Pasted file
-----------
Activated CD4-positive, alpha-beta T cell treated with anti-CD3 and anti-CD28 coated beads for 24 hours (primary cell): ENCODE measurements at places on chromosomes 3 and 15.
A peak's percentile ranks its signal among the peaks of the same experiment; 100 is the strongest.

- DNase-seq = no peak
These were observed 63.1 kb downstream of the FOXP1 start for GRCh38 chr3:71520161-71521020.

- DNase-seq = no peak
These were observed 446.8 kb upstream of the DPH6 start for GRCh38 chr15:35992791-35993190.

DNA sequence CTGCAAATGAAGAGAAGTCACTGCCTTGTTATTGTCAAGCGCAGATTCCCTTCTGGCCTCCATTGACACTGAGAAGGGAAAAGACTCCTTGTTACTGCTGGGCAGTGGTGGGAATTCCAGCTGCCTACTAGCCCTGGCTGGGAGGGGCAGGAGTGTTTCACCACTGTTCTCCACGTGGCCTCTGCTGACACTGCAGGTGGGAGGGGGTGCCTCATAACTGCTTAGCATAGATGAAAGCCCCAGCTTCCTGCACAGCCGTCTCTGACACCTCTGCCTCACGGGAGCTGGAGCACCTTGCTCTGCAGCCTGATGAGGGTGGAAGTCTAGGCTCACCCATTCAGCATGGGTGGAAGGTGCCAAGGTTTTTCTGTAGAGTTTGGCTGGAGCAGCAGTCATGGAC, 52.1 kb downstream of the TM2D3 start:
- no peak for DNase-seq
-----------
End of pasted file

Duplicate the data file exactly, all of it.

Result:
Activated CD4-positive, alpha-beta T cell treated with anti-CD3 and anti-CD28 coated beads for 24 hours (primary cell): ENCODE measurements at places on chromosomes 3 and 15.
A peak's percentile ranks its signal among the peaks of the same experiment; 100 is the strongest.

- DNase-seq = no peak
These were observed 63.1 kb downstream of the FOXP1 start for GRCh38 chr3:71520161-71521020.

- DNase-seq = no peak
These were observed 446.8 kb upstream of the DPH6 start for GRCh38 chr15:35992791-35993190.

DNA sequence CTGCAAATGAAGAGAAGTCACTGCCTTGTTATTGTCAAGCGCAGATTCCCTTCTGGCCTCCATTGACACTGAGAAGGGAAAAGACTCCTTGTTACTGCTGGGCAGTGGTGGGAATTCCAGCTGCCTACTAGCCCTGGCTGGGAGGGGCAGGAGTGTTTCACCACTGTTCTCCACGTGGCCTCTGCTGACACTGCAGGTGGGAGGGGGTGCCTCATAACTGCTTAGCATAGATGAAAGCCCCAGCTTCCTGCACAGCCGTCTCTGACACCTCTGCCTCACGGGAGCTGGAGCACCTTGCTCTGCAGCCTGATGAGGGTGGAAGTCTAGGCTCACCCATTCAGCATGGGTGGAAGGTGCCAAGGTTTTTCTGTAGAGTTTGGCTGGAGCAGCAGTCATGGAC, 52.1 kb downstream of the TM2D3 start:
- no peak for DNase-seq